Former boy soldier Ishmael Beah takes on new battles
Subscriber content preview. or Sign In
There’s no couch in Ishmael Beah’s New York City loft. The elevator opens to a long narrow room, empty save for a few X-shaped wooden African chief’s chairs, a bunch of pillows on the floor and a massive dining table. There’s one cluttered corner of cushions, books and a tall stand where Beah writes. But the kitchen is modern–his pregnant Congolese wife Priscillia and Iranian mother-in-law are cooking in there, and in the corner is a big fancy rock-star drum set.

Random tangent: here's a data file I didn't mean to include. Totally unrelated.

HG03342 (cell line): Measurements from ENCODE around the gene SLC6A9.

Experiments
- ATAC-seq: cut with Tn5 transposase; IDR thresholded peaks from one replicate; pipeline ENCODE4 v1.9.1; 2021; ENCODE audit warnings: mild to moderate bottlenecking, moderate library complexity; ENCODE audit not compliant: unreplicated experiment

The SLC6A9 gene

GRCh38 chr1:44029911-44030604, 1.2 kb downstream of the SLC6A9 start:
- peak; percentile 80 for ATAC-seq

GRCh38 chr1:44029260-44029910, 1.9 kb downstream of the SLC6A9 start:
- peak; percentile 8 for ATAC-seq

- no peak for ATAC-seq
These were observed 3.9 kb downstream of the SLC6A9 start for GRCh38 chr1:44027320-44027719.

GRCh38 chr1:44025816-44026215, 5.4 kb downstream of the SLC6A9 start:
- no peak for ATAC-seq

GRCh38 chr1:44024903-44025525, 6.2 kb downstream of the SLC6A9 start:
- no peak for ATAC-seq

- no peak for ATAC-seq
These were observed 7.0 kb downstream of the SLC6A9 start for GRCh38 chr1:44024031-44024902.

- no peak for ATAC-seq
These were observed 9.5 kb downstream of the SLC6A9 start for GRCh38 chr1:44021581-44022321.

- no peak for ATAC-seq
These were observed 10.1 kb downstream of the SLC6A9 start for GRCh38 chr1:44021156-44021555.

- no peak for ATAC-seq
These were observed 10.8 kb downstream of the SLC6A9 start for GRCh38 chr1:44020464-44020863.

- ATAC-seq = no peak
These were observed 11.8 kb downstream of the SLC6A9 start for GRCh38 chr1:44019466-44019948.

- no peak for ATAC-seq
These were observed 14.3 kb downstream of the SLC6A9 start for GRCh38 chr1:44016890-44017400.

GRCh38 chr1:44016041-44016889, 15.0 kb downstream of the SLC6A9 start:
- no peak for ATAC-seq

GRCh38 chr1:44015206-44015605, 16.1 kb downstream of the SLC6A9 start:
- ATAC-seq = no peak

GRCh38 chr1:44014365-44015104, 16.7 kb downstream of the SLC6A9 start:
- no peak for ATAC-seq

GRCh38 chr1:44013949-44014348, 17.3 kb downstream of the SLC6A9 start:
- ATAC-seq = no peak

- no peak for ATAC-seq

Beah is getting good at living between two worlds. He has the odd distinction of being one of his continent’s most famous literary and military figures, thanks to his 2007 memoir A Long Way Gone, which introduced millions of readers to the plight of the boy soldier.